Instead, Mr. Obama sought to pose and answer the four central questions his aides said were driving the debate about America’s future, including how to ensure opportunity for everyone, how to harness technological change, how to keep the country safe, and how to fix the nation’s broken politics.
He called for an end to gerrymandering — the gaming of political districts to ensure one party’s advantage — reducing the influence of secretive campaign contributions and making voting easier. Mr. Obama also called on Americans to get more involved in politics and participate, a theme of his first campaign and of his presidency.
The speech was one of Mr. Obama’s few remaining opportunities to shape the public conversation before the nation’s attention shifts to the campaign to replace him that is already underway. Except for a final address at the Democratic convention this summer, Tuesday night might have been Mr. Obama’s last big speech.
“I know some of you are antsy to get back to Iowa — I’ve been there,” he said at the start, acknowledging that the political focus is on the state, which holds the country’s first nominating caucuses.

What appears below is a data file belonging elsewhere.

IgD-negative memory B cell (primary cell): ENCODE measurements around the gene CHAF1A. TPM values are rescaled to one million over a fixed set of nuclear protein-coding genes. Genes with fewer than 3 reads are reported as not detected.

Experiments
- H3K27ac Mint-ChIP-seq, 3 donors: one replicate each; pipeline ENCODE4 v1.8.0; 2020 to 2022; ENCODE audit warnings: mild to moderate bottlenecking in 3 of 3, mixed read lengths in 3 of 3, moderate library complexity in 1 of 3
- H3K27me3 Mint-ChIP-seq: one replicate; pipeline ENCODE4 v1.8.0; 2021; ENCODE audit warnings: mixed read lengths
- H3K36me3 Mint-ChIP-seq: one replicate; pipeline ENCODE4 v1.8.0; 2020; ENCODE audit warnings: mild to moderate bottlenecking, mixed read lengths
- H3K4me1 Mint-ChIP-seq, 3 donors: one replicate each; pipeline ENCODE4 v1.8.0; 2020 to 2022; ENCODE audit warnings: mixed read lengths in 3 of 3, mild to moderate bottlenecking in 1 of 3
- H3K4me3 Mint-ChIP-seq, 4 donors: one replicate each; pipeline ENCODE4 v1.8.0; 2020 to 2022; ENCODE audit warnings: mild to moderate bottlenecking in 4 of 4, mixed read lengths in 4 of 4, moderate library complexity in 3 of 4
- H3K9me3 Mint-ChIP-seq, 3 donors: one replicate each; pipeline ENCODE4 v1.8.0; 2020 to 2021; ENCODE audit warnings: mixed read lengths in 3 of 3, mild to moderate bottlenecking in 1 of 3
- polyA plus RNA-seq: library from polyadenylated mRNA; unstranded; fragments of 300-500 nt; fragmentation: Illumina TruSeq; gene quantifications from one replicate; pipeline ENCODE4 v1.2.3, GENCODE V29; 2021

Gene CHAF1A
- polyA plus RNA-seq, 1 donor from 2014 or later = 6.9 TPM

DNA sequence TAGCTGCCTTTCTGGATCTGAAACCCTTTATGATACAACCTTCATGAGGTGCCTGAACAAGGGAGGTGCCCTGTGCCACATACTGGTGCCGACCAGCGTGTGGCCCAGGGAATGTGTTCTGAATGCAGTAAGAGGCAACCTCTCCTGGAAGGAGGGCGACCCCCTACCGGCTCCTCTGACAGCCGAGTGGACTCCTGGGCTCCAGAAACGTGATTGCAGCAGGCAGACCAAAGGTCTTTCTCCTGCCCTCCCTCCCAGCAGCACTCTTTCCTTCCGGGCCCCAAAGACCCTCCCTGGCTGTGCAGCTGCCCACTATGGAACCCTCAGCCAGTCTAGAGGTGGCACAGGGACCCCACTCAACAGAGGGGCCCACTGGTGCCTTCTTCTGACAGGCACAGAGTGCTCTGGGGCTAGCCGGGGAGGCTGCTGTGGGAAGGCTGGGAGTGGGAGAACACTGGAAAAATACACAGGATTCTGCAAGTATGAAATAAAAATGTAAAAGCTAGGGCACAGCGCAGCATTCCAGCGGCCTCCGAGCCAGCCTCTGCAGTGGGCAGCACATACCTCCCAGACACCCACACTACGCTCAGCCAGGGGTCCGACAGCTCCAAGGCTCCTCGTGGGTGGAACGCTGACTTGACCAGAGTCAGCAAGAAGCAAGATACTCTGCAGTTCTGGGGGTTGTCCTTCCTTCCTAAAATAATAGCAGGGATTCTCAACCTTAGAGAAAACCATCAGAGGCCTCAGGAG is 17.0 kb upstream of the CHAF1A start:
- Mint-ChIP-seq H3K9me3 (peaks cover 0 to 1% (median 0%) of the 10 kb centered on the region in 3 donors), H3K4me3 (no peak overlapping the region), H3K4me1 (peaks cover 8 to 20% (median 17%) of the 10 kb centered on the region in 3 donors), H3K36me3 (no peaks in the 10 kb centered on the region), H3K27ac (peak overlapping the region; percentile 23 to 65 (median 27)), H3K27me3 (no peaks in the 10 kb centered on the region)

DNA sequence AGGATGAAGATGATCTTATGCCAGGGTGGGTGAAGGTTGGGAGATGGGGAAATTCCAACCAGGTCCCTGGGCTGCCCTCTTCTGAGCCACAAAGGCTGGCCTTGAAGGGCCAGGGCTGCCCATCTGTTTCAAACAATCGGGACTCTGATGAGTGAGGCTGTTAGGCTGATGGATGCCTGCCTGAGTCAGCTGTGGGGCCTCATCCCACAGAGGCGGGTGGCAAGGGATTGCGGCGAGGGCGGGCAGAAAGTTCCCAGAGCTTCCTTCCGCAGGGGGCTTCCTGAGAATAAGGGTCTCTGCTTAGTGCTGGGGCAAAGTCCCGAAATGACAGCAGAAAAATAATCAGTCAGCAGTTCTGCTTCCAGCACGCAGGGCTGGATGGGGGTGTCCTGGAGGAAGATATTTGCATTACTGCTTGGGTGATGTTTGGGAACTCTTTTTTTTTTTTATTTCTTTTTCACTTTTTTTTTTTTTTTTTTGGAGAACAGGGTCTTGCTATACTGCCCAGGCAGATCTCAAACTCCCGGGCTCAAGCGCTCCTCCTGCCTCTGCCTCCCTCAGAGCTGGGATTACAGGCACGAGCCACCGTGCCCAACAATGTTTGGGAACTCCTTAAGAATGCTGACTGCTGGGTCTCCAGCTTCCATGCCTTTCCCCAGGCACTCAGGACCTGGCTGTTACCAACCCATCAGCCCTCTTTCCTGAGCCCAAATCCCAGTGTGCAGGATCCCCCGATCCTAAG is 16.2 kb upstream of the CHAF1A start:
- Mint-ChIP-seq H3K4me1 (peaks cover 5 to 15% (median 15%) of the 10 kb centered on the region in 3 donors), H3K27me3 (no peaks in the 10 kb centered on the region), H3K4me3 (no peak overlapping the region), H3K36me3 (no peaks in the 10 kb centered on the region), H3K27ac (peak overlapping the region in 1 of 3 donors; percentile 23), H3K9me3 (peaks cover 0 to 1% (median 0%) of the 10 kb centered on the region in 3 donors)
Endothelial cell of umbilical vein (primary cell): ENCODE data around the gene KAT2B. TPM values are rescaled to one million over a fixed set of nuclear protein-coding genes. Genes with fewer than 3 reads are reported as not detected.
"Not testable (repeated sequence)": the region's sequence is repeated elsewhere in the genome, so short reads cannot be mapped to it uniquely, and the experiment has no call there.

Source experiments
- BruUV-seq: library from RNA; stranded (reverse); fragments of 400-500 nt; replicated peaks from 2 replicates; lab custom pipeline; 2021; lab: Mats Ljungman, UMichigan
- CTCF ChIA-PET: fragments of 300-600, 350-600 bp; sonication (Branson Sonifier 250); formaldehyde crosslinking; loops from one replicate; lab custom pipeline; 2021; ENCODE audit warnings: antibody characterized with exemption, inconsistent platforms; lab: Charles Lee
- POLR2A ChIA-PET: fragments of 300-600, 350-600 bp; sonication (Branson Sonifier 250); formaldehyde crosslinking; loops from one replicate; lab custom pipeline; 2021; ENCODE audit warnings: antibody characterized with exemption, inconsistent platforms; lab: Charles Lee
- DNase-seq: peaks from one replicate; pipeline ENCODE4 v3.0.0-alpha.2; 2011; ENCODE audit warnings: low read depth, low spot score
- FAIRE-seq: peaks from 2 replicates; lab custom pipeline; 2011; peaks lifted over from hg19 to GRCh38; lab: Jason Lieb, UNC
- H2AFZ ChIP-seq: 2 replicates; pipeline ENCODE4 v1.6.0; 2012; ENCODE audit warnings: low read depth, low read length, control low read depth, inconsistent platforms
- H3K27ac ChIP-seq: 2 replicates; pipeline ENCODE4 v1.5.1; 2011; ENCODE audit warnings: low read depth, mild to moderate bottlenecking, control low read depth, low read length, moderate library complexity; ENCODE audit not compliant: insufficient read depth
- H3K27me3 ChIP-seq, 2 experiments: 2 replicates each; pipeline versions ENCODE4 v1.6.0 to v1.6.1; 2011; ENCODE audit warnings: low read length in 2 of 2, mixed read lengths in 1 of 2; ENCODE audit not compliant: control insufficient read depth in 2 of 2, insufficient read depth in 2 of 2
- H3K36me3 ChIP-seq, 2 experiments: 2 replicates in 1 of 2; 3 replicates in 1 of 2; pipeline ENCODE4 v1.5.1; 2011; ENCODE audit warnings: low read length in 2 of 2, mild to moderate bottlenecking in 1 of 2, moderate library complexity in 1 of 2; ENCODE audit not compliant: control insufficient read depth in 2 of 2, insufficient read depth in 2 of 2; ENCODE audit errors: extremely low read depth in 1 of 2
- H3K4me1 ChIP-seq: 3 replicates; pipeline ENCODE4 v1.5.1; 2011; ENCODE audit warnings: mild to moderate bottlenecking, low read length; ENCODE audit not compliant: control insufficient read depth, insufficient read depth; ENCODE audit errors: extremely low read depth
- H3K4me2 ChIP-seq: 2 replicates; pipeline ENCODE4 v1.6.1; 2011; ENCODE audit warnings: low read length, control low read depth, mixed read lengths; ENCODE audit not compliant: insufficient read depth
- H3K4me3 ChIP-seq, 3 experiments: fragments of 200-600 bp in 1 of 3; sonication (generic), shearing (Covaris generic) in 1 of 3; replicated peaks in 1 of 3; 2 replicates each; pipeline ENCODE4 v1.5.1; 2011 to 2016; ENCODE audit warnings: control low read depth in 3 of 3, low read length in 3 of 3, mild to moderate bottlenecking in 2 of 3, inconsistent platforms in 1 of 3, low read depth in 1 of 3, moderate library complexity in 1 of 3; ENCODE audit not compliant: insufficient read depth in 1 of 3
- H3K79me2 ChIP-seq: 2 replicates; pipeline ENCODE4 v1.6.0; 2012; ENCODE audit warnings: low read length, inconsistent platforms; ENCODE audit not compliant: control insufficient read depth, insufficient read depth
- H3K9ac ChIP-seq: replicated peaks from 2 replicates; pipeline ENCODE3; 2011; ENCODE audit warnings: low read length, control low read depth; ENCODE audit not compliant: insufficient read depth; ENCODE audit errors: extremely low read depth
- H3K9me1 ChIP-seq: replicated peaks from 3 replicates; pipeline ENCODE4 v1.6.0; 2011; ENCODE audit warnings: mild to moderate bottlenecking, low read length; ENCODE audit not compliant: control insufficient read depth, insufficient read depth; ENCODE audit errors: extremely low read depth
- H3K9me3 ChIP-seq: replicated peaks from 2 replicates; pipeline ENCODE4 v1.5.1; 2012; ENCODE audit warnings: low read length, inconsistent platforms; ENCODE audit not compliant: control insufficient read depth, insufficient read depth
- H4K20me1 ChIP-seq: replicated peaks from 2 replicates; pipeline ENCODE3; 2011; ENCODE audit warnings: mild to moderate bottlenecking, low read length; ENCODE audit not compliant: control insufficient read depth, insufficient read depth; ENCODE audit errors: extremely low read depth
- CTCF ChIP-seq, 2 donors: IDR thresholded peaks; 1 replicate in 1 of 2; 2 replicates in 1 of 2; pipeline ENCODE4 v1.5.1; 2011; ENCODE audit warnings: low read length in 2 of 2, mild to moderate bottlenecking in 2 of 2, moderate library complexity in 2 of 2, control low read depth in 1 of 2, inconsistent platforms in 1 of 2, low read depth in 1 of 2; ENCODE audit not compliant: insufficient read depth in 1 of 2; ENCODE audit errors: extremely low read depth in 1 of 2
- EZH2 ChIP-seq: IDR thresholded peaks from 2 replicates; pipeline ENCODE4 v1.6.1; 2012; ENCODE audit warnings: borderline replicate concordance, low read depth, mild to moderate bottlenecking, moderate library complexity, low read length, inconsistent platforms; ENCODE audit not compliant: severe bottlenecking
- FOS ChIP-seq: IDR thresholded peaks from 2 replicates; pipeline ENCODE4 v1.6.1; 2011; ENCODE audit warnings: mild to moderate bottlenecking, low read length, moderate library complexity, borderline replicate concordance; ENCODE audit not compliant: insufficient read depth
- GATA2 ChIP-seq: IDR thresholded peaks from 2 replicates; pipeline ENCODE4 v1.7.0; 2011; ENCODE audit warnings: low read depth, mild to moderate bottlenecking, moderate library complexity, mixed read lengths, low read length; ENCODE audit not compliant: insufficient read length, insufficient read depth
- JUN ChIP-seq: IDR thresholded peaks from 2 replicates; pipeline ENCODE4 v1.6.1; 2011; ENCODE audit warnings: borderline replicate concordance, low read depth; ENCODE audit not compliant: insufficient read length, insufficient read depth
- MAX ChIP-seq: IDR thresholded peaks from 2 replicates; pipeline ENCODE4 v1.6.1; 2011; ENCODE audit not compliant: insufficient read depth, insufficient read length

Mr. Obama was determined that the address be forward-looking, aides said, even as his time remaining in the White House is limited. The president called for compromise with Republicans on an overhaul of the criminal justice system, approval of a broad free-trade agreement spanning the Pacific Rim and new initiatives to address poverty and the opioid crisis in the United States. He proposed to provide jobless workers with retraining in addition to the unemployment payments they already received.
And he repeated past calls for legislative action on his domestic initiatives that have fallen short, including raising the minimum wage, revising the nation’s immigration laws and enacting stricter gun restrictions.
He used the speech to trace the arc of his presidency and its major themes: the economic collapse and recovery, the passage of the Affordable Care Act, the push for free trade and climate pacts, and his failed bids for an immigration overhaul and new gun laws.